If you’re looking for the luxuries of a five-star ocean vessel on a small river ship, then there are few better lines than Belmond. Along with exclusive five-star hotels and trains such as the Venice Simplon-Orient Express, Belmond operates a collection of petite river ships, sailing in France and Myanmar. Its largest ship, Road to Mandalay, sails 86 passengers down the Ayeyarwady, with 81 crew members on hand to offer you champagne on tap, provide butler service and guide you through bespoke local excursions – some to tiny traditional villages. In France, Belmond operates a small fleet of barges which sail through Provence, Champagne, Burgundy – carrying six to 12 people.

Small-ship and yacht cruising cruise destinations


In 2019, Venice brought in a new rule that banned large cruise ships from sailing into its precious canal, with ships over 96,000 tonnes having to dock in Ravenna – 150km to the south. This means that sailing on a small ship, you’re able to dock right in the heart of Venice, near the floating city’s most impressive sights like the Grand Canal, Doge’s Palace and St Mark’s Square – avoiding the long drive in. Take in the Italo-Byzantine Saint Mark's Basilica, hop on a gondola, enjoy a cocktail in Harry’s Bar and explore the nearby Venetian islands – before easily returning to your ship.


The Caribbean has around 700 islands idyllic island, and one a handful are visited by large mainstream cruise lines. Some of the most beautiful aren’t capable of hosting large ships and some popular islands have ports away from the main cruise terminal, only accessible by small ships and yacht-style vessels. Saint Barthélemy, or St Barts, can only host sailboats, small ships and yachts in its superlative marina, while the island of Antigua has a separate cruise port far from the gritty capital, beautiful Falmouth Harbour on the south coast.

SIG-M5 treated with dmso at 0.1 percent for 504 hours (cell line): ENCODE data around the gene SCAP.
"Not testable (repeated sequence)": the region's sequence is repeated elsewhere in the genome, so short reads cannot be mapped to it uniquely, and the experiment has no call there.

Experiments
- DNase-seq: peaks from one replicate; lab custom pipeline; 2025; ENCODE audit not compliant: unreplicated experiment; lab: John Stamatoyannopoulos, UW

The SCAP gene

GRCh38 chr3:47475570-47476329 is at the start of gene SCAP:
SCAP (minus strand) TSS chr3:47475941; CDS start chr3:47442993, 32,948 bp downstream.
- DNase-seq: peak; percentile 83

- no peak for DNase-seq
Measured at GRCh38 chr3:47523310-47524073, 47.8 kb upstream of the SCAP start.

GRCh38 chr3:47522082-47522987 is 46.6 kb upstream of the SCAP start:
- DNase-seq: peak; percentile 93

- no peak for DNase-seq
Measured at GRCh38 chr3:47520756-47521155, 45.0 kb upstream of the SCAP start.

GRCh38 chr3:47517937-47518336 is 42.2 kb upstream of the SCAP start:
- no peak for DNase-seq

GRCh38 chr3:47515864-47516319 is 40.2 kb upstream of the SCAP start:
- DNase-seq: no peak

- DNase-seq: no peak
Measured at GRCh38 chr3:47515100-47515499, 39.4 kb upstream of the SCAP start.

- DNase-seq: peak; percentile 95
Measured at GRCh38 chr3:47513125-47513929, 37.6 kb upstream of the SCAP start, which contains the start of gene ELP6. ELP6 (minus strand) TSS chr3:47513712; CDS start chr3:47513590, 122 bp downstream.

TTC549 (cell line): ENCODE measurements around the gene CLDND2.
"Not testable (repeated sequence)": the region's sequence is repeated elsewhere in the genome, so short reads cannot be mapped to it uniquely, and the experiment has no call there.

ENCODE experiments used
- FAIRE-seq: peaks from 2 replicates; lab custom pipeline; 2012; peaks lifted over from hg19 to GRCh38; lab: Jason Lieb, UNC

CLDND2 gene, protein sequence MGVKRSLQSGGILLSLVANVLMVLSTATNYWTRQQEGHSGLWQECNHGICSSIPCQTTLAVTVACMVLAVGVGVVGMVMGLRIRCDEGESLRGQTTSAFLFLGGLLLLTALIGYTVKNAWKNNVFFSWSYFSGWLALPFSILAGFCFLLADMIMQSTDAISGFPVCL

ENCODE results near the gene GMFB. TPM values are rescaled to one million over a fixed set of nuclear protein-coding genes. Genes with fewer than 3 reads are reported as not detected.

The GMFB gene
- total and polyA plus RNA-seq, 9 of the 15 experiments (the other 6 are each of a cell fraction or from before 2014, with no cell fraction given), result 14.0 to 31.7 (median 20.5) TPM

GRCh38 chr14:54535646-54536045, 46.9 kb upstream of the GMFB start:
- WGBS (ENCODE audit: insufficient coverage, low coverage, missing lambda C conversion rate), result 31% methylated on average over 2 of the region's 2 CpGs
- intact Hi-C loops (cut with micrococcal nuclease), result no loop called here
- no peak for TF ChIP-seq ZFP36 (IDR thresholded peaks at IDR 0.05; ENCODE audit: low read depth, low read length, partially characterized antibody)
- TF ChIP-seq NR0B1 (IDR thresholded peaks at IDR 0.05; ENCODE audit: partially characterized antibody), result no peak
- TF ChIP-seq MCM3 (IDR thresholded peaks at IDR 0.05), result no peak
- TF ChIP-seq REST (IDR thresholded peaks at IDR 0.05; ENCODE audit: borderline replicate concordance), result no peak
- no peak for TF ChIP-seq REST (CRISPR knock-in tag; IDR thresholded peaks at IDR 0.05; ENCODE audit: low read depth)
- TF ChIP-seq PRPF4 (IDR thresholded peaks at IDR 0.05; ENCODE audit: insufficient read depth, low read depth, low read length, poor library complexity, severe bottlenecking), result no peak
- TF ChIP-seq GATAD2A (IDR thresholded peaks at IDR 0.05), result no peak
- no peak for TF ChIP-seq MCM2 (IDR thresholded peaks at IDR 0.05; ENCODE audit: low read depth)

The French and Italian Riviera

The French and Italian Rivieras go hand-in-hand with super yachts, with the coastlines dotted with small ships and private charters. You too can see how the other half live when visiting these regions in a small ship or yacht-style ship, being able to dock off exclusive destinations. In Italy, small ships can anchor or ports like Porto Venere south of the Cinque Terre (instead of La Spezia) and also Positano in the Amalfi Coast, while in France there’s the chance to sail right into super ritzy St Tropez.


Being one of the last remaining places on earth not to be inhabited by humans, Antarctica is a precious land – a region of endless icy plains, vast glaciers and incredible wildlife. Rules are in place to protect Antarctica from overtourism, including prohibiting ships carrying more than 500 passengers from land activities. This means to explore the icy wilds of this incredible continent you’ll have to sail by small ship. A more intimate and destination-focused sailing will offer excursions on land, the chance to spot animals, go camping, kayaking, mountaineering and helicopter sightseeing.